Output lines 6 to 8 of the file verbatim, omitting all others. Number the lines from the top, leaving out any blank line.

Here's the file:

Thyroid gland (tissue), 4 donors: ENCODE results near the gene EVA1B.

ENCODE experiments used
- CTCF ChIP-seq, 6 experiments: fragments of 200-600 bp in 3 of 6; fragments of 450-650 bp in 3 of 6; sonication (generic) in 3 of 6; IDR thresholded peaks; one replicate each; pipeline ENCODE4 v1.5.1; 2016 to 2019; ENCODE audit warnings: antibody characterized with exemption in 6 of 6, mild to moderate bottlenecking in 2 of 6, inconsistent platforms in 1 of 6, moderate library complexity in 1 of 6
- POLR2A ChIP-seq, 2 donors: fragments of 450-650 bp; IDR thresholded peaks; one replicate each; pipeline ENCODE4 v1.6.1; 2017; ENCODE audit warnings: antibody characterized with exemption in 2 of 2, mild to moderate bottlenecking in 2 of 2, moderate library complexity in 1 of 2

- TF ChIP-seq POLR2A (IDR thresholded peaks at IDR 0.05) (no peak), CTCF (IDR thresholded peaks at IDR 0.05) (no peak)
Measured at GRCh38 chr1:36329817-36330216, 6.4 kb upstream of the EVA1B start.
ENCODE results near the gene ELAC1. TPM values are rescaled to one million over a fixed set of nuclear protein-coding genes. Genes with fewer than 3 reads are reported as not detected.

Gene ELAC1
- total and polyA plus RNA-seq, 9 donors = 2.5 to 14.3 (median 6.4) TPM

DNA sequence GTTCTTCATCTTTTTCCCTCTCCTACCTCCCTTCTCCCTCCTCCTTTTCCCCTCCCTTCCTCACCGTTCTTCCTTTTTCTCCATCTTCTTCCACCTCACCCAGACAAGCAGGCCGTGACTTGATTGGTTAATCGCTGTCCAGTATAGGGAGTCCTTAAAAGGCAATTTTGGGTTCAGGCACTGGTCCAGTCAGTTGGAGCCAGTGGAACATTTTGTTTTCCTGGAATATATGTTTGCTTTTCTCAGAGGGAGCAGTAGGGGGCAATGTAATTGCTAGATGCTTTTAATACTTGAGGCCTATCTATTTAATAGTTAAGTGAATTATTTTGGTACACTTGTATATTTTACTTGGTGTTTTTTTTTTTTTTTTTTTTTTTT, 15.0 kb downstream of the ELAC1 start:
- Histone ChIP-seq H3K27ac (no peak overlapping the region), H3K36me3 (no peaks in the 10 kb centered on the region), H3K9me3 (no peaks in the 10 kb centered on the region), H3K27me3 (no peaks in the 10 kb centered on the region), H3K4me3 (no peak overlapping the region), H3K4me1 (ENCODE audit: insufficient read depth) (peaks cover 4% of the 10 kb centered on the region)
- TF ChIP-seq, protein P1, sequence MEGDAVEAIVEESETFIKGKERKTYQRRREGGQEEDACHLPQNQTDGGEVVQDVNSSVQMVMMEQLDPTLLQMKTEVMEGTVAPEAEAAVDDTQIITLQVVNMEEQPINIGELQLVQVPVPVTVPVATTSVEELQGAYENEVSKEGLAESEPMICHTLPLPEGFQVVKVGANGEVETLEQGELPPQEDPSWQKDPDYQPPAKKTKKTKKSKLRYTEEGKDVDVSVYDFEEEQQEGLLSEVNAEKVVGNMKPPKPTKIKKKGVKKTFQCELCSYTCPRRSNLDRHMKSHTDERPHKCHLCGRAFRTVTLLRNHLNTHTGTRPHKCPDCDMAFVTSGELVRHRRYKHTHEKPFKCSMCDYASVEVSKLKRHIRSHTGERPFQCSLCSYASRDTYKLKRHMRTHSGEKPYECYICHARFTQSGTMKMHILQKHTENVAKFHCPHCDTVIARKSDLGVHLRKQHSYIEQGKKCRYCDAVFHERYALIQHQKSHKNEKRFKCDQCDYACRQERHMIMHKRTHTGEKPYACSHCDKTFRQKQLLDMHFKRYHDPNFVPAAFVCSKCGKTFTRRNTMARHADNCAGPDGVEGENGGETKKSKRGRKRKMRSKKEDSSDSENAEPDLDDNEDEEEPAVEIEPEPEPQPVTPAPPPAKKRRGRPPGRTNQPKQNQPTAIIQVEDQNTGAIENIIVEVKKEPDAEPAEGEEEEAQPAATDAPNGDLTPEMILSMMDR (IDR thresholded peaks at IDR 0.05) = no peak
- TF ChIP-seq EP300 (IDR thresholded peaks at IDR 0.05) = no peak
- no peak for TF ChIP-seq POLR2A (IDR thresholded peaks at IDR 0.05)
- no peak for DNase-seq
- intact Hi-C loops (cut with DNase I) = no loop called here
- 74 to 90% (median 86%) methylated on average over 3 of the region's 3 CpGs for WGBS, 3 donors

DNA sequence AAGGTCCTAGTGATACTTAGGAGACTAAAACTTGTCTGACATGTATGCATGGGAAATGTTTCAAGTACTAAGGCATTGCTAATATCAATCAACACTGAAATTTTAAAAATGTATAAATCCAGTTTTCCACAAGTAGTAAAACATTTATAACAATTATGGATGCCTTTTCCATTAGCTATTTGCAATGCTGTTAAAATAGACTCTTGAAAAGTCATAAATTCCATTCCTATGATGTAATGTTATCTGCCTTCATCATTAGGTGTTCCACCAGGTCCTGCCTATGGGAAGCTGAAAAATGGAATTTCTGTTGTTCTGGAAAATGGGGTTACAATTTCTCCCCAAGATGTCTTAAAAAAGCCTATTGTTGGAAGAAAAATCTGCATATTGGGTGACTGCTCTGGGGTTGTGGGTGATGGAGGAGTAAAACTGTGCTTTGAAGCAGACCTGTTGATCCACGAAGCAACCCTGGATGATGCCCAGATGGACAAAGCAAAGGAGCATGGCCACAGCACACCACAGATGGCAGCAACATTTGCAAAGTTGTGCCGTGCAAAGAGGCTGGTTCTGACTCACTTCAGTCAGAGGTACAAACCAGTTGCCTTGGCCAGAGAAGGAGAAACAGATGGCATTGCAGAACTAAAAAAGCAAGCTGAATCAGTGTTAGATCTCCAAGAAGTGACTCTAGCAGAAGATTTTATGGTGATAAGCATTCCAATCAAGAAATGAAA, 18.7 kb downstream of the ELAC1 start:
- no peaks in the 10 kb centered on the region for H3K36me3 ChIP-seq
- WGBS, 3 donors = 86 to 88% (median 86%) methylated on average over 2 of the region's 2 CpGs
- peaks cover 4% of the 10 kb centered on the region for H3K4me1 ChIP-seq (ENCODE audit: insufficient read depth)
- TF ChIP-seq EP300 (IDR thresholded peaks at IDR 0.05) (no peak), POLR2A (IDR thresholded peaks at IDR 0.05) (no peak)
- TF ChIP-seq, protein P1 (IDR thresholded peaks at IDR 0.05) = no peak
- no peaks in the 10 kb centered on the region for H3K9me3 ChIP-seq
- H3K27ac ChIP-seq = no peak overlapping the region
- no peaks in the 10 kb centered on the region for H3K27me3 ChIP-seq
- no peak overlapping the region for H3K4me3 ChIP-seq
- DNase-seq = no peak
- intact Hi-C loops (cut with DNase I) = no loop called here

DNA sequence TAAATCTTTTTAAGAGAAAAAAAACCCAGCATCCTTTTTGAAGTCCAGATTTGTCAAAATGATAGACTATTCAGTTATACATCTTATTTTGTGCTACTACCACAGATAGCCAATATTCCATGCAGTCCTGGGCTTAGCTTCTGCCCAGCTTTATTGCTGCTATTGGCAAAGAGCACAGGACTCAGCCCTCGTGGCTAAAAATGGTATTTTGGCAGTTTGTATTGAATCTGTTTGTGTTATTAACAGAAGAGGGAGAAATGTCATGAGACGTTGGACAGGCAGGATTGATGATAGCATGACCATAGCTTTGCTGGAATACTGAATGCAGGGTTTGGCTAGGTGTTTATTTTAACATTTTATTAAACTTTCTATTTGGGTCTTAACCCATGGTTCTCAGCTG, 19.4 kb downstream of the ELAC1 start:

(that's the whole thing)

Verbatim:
Measured at GRCh38 chr1:36329817-36330216, 6.4 kb upstream of the EVA1B start.
ENCODE results near the gene ELAC1. TPM values are rescaled to one million over a fixed set of nuclear protein-coding genes. Genes with fewer than 3 reads are reported as not detected.

Gene ELAC1